According to the invention the measuring could take place for instance in a system consisting of a buffer with pH 2.8 to 3.5 (for instance phthalate-HCL) containing 2-NTA 10 to 100 μM, TOPO 10 to 100 μM and Triton X-100 0.1 to 0.5 percent.
The diagram in FIG. 1 shows the fluorescence in such a system (curve marked by circles) developed as the function of time as compared to the systeem where the lanthanide is coupled to the protein (curve marked by squares).
The method according to the invention has been tested by using europium in a model system in which the europium was coupled to IgG of sheep-anti-rabbit IgG and the same protein as an antibody in a solid phase with rabbit IgG as antigen. Both methods give roughly the same standard curve. The essential advantage of the method according to the invention is that measurement can take place at an earlier time (after about 30 minutes of incubation as compared to 8 to 10 hours) and with a higher accuracy and a higher fluorescent intensity.
The invention is further illustrated by the following non-limiting examples:
Labelling of sheep-anti-rabbit IgG: Conjugation of diazophenyl-EDTA-Eu to the antibody preparation was carried out by careful neutralization of an acidic stock solution of diazotized material to a pH of 5 to 6 with saturated sodium hydrogen carbonate and adding this reagent to the antibody solution in 5 to 100 molar excess. The conjugation was made overnight in a 0.2 M borate buffer at +4° C. The pH was kept between 8.5 and 9.5 by the addition of NaOH. The labelled antibody was purified from excess free conjugate on a 1.5×25 cm Sephadex G50 column by using 0.05 M Tris-Hcl buffer, pH 7.7, containing 9 g/1 of NaCl and 0.05 percent of NaN3 as the eluting agent. The conjugation ratio was calculated by measuring the Eu fluorescence and comparing it to known EuCl3 standards.
Immunoassay: Non-covalent coating of polystyrene tubes was done in 0.2 M borate buffer pH 9.3 using 2 μg of sheep-anti-rabbit IgG/tube and incubating overnight at room temperature. After coating the tubes were washed and saturated with 0.5 percent BSA for 2 hr. and stored wet at +4° C.
The immunoreactions were carried out in 0.05 M Tris-HCl buffer, pH 7.7, containing 9 g/1 of NaCl, 0.05 percent of NaN3, 0.5 percent of BSA, 0.05 percent of bovine globulin and 20 μM of EDTA. The first incubation (1 hr, 30° C.) was carried out in the presence of various amounts of RIGG and the second (1 hr, 30° C.) in the presence of 50 ng of Eulabelled sheep-anti-rabbit IgG, after which the tubes were washed three times.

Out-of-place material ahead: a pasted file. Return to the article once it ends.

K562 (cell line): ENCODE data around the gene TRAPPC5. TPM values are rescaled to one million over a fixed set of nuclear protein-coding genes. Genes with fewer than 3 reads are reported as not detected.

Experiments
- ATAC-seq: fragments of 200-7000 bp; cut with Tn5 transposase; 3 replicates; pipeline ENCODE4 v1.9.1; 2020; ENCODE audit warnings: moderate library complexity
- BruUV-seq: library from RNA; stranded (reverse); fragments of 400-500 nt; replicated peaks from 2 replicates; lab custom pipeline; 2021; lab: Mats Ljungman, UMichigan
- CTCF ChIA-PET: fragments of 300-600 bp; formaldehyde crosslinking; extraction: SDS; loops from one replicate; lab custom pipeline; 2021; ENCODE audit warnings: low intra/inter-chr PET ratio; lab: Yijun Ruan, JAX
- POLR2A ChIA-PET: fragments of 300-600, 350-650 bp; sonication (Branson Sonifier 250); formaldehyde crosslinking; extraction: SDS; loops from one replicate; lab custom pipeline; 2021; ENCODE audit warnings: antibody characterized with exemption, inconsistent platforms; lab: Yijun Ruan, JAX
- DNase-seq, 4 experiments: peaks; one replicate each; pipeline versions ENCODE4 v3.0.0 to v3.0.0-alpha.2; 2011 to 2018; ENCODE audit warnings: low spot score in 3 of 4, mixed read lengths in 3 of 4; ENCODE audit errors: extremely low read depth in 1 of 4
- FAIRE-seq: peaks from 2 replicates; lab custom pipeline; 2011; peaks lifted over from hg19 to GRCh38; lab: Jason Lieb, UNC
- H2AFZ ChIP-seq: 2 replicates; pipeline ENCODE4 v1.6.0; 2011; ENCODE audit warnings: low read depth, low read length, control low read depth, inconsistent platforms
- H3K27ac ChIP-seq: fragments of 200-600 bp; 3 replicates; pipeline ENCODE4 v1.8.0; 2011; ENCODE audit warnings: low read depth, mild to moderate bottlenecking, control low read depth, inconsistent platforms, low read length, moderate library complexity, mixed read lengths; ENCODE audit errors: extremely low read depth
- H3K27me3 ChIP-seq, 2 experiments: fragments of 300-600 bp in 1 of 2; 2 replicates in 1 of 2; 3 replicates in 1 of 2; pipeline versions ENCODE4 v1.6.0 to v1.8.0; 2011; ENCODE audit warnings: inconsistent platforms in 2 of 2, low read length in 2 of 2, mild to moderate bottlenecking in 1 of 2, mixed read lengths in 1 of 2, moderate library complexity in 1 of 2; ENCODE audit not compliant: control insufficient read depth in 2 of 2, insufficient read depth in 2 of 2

The europium was released and the fluorescence of the label was enhanced by the addition of 0.5 ml/tube of a solution with the following composition: 0.1 M acetate buffer adjusted to pH 3.2 with potassium hydrogen, phthalate, containing 15 μM of 2-NTA, 50 μM of TOPO and 0.1 percent Triton X-100. The fluorescence was measured 20 minutes after the addition by means of a single photon counting time-resolved fluorometer using a xenon flash lamp (1000 Hz) for a total measuring time of 1 sec., with a 50 μsec delay time and a 250 μsec counting time.
The result of a typical assay, a standard curve for RIgG, is presented in FIG. 2.
Labelling of antibody: The labelled antibody was prepared by conjugating a diazotized aminophenyl-EDTA-Eu complex to affinity purified HBsAg antibodies from ascites fluid according to the same procedure as described in Example 1.
Immunoassay: The coating with the antibody was performed in 0.2 M borate buffered saline (250 μl, 12.5 μg protein), pH 9.3, overnight at room temperature and the surface was saturated with 0.5 percent of BSA in 0.05 M Tris-HCl buffered saline, pH 7.7, containing 0.05 percent of NaN3, for one hour at room temperature. The plasma specimen (200 μl) was incubated for two hours at 40° C. in a coated tube. After three washings with saline solution the second incubation with labelled antibody (10 ng/tube) was performed for one hour at 40° C. in 200 μl of 0.05 M Tris-HCl buffered saline, pH 7.7, containing 0.05 percent of NaN3 and 5 percent of both normal human and sheep serum. The tubes were washed three times with saline solution and the europium ion was released and measured as described in experiment 1.
The result of the assay using different amounts of HBsAg is shown in FIG. 3.